Damn the Internet! I was simply following a Twitter link supplied by the New York Times to learn a bit more about an American Civil War calvary general. An article led to a reminder which led to a search of a name and memories long frozen.
You know, “I wonder how she/he/they/it are doing” sort of the thing. Time travel enabled by the Internet. Stunned to read in the first Google citation that she’s dead and died two years ago taken away by a crippling illness which depleted a life-long athlete. Too much of this is happening to me lately. I know that it’s not me or anything personal, it’s my time or the prevailing chapter of my life. Curious and bedeviling is not that people leave or leave unexpectedly- that’s to be expected- it’s the who and the how and the when. Their exits seem nearly random. Statistics do lie. No one lives to be an average of 83.
In this case, I hung on to something that never was mainly because I discovered her at my age of 16. She was 22 and 22 years older than me. Married, baby, degree, house, car and a job. I recall that I was hoping to make the varsity baseball team and maybe scrounge-up enough cash to pay for a date at the movies on a Friday. Still, first impressions are lasting ones and mine was from a second story window into a second story window. I associate At Folsom Prison with this interlude because that’s what was on the hi-fi that evening.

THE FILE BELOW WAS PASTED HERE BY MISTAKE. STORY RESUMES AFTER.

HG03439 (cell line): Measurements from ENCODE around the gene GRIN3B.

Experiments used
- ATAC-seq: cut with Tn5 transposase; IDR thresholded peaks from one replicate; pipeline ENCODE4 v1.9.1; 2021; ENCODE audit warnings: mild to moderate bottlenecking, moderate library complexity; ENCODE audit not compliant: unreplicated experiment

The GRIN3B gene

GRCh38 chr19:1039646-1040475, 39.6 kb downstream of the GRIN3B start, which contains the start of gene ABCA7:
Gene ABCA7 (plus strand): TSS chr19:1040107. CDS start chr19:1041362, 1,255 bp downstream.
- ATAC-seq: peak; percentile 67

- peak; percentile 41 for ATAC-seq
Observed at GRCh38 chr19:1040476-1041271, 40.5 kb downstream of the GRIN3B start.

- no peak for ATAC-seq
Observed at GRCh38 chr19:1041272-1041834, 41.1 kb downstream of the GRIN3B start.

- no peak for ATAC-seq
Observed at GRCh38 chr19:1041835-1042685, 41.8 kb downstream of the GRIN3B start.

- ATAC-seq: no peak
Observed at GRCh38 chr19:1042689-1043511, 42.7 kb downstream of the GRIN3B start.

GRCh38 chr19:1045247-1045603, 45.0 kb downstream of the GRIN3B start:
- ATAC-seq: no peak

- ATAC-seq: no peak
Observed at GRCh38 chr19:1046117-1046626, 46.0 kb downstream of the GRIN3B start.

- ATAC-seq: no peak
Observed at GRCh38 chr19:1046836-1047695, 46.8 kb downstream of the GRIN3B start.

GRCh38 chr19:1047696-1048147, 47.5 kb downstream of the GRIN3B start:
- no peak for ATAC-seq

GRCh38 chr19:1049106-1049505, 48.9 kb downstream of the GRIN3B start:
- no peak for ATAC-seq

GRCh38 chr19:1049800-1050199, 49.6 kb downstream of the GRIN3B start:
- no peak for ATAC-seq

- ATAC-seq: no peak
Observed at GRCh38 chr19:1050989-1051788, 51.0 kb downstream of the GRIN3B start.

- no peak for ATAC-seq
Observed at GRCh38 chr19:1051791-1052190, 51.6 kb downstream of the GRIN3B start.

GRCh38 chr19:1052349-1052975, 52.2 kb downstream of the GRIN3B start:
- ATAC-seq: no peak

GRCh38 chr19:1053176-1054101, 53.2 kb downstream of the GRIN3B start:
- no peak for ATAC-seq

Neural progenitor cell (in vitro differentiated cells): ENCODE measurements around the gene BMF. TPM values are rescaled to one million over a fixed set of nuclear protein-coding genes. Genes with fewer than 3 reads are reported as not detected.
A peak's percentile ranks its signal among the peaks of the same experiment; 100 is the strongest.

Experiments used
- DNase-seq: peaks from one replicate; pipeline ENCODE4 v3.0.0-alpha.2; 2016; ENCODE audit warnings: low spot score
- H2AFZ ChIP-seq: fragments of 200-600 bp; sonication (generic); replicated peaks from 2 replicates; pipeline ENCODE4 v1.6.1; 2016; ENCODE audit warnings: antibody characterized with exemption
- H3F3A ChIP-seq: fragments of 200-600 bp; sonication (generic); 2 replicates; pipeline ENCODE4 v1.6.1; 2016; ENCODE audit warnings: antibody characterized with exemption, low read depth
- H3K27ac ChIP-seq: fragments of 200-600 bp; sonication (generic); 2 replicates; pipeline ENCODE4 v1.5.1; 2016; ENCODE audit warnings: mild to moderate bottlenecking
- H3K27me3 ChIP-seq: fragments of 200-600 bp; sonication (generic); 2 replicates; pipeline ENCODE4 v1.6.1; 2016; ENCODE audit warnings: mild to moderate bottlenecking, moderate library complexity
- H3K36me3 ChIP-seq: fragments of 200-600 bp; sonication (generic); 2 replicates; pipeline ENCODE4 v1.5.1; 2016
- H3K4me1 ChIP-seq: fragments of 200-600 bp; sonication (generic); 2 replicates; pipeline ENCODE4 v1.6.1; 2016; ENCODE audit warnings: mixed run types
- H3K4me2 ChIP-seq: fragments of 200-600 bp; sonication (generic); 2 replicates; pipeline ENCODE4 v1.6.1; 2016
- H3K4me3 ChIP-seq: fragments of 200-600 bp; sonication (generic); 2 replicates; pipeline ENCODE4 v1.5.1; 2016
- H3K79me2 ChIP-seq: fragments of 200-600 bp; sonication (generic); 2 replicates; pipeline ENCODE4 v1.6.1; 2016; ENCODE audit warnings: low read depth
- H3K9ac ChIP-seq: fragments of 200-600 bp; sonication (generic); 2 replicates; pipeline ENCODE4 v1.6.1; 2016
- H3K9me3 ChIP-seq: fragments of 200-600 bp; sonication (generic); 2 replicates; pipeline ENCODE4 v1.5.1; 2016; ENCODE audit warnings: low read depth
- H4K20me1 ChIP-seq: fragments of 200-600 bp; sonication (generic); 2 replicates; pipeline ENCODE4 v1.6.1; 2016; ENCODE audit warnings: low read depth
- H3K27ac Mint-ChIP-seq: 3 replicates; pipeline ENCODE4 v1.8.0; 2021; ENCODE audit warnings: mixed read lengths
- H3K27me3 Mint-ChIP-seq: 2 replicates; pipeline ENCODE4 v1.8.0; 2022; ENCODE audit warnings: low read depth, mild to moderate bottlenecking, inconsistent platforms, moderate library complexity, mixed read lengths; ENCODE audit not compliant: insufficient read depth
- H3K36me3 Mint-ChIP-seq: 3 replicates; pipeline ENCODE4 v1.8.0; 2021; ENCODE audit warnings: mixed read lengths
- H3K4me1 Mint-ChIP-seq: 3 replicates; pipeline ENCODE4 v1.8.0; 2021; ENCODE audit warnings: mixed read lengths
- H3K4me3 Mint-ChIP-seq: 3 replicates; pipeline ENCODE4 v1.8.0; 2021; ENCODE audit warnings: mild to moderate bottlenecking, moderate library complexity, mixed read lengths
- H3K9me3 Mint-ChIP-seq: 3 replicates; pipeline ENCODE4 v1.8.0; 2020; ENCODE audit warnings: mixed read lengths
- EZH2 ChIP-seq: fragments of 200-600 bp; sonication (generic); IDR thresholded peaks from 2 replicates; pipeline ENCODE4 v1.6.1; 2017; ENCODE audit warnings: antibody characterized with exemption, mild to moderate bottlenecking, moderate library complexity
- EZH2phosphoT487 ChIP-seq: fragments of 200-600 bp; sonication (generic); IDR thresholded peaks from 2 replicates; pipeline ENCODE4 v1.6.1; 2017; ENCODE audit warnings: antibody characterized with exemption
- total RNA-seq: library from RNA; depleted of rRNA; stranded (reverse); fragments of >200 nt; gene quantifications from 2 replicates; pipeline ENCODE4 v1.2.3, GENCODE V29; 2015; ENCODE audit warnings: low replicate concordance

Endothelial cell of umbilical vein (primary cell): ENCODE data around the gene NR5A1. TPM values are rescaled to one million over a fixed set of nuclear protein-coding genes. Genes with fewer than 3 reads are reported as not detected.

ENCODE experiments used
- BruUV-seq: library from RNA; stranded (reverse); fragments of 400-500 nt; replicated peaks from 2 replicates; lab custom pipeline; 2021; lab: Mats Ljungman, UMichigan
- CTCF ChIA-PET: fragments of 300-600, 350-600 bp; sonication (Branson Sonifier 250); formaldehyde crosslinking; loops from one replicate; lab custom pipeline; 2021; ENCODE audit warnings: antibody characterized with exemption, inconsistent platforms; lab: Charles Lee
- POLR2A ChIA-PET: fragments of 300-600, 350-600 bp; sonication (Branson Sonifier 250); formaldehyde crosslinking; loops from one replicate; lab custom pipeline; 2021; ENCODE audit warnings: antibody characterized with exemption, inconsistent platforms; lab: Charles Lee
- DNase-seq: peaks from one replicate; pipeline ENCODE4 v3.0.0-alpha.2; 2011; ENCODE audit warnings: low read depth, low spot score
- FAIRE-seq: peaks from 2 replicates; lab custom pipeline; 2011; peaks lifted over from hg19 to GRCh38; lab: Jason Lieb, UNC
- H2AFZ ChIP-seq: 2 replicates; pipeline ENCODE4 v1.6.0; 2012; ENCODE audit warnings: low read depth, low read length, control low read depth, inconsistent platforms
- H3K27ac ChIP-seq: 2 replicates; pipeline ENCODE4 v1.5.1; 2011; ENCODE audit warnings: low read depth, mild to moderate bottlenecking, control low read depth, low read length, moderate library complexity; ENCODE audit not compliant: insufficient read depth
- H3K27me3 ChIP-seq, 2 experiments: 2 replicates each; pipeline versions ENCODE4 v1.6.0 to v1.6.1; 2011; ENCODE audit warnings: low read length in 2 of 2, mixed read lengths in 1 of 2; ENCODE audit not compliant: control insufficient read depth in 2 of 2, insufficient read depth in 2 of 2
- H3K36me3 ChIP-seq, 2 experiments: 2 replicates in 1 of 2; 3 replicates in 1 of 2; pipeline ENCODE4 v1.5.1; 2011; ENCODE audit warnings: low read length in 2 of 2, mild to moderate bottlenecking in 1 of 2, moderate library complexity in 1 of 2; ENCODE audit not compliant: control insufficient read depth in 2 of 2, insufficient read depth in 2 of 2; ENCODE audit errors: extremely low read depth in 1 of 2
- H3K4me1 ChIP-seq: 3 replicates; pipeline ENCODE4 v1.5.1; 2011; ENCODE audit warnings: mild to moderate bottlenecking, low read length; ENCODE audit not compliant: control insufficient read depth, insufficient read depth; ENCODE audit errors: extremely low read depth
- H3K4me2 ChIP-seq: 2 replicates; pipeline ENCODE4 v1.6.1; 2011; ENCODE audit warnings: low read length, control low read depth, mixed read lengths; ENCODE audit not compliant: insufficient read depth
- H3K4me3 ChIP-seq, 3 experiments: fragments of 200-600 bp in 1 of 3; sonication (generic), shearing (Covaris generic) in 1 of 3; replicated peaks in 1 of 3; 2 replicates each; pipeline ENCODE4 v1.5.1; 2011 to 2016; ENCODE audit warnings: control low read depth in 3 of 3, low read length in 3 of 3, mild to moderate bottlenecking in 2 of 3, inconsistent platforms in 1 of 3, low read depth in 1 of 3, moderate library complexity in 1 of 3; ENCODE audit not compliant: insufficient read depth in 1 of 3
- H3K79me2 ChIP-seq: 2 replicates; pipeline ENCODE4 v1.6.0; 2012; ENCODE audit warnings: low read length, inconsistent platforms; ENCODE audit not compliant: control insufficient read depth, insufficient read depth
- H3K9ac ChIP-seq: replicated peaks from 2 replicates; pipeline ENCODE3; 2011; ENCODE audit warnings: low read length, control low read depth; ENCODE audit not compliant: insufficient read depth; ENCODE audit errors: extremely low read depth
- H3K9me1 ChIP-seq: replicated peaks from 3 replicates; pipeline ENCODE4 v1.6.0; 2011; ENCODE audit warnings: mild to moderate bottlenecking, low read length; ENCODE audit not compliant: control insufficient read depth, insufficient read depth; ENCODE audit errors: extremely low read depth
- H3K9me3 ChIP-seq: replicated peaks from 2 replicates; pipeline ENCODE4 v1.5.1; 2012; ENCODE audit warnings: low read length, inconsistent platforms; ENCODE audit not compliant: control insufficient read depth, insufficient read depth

Over time, I borrowed her car for a date; went to one movie and one street parade with her – in the company of others. I left; she stayed; I visited; we met; I fawned; she smiled. Twenty years later, she accompanied me to a high school reunion because our newborn prevented my wife from joining. She was the star at the bar, never leaving my side even though I was distracted by the many who suddenly had much to recall about our shared high school days. Something occurred at the door that night, but nothing happened.
Another 6 or 8 years later, drifting after divorce, I landed at home-base. We all went to dinner; she and I returned to her apartment. Never so nervous in my life on the couch, we kissed. Just once. I think I overreacted. I might have proposed marriage even, but I doubt it. We came close and it didn’t feel right for her. I called for two days and she wouldn’t pick-up the phone.
The next time, the last time that I saw her, I visited home with my new girl friend. We stayed at her apartment.
I sometimes wondered about her. When I did, I wondered what the next time would be like. Would she be as beautiful or would some age, like 80, diminish her some?! We’ll never know. ‘I hear that train a-coming…’